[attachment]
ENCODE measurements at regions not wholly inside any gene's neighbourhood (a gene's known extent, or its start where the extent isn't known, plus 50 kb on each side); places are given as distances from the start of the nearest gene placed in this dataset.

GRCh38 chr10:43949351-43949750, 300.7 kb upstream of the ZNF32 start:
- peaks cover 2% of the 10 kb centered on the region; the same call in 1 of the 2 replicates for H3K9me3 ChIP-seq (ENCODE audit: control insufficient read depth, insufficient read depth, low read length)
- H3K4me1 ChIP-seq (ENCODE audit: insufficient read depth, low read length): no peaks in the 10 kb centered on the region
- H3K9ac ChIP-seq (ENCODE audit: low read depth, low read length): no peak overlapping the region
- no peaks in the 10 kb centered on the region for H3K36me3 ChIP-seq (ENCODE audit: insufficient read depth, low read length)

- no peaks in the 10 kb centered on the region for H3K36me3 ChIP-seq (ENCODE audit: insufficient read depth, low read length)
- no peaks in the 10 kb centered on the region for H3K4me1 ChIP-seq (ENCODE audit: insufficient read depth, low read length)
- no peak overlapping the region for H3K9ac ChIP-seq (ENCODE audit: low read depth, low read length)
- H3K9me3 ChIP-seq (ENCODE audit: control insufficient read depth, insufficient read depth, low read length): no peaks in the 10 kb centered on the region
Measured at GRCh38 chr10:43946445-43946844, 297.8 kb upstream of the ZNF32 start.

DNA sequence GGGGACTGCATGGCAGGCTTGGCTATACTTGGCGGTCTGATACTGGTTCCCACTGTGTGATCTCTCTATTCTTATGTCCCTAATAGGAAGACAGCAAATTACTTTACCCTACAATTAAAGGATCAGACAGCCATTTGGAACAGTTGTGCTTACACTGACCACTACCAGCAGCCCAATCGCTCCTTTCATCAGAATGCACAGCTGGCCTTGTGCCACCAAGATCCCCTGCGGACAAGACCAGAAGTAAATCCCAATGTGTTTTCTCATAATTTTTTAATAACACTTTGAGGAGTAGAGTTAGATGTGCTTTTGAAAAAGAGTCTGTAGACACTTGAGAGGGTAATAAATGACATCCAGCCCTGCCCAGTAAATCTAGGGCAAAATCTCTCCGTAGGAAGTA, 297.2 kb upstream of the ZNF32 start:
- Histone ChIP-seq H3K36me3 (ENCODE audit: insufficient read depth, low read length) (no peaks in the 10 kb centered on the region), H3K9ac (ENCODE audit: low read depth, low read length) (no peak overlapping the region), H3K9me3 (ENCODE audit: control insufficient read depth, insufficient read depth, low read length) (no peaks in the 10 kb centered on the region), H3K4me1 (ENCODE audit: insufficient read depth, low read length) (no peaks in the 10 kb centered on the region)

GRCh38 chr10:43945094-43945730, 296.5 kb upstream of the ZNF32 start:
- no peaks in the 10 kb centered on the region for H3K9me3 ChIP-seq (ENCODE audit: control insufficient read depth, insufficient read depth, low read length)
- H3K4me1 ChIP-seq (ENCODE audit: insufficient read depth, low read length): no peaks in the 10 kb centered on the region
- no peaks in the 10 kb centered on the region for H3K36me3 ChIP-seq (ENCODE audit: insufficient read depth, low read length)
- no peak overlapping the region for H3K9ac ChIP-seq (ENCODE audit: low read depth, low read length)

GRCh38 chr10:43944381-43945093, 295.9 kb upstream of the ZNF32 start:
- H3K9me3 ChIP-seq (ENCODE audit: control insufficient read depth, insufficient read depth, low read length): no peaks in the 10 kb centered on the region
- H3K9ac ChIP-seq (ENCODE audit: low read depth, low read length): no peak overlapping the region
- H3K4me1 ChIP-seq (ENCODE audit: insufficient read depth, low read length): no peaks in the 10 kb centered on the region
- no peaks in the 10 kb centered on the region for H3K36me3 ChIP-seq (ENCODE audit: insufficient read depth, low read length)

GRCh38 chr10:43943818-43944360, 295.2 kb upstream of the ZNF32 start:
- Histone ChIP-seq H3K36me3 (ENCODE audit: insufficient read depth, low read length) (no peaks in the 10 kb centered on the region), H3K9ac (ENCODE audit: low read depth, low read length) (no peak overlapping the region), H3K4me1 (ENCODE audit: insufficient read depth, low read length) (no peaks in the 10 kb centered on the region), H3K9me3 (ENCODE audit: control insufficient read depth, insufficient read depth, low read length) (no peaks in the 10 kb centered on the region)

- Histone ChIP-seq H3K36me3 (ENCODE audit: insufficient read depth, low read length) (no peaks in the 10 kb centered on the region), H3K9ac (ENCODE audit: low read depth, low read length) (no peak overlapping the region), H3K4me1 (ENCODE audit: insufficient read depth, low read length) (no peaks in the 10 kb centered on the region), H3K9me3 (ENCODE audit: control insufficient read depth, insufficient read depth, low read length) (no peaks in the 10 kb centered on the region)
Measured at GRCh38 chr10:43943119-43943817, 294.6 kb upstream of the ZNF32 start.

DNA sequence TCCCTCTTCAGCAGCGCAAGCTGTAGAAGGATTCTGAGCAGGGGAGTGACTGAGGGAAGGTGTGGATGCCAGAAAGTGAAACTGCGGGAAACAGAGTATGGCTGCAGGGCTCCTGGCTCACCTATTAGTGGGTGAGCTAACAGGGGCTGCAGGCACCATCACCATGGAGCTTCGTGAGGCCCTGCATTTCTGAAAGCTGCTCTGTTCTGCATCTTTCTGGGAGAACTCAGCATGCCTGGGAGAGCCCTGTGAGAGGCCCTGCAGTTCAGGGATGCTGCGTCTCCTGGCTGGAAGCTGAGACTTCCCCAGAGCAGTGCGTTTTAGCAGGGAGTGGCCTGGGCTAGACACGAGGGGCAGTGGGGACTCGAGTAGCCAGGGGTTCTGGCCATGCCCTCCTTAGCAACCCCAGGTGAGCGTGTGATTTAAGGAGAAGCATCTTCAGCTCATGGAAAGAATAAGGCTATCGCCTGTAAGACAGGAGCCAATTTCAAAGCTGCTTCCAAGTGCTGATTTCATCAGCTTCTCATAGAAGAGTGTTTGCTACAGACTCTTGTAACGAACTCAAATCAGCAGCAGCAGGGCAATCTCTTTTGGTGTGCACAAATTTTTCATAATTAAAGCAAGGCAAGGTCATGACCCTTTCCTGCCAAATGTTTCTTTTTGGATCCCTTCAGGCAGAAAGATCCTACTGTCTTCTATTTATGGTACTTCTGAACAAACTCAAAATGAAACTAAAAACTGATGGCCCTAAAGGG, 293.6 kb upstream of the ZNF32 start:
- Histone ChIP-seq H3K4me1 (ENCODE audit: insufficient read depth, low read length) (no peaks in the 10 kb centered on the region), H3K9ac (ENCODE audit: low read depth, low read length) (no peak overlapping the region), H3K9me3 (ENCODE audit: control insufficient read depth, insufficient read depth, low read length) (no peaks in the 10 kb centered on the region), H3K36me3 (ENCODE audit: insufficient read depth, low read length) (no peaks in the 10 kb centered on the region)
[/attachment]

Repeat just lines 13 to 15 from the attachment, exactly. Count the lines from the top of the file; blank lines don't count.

- Histone ChIP-seq H3K36me3 (ENCODE audit: insufficient read depth, low read length) (no peaks in the 10 kb centered on the region), H3K9ac (ENCODE audit: low read depth, low read length) (no peak overlapping the region), H3K9me3 (ENCODE audit: control insufficient read depth, insufficient read depth, low read length) (no peaks in the 10 kb centered on the region), H3K4me1 (ENCODE audit: insufficient read depth, low read length) (no peaks in the 10 kb centered on the region)

GRCh38 chr10:43945094-43945730, 296.5 kb upstream of the ZNF32 start:
- no peaks in the 10 kb centered on the region for H3K9me3 ChIP-seq (ENCODE audit: control insufficient read depth, insufficient read depth, low read length)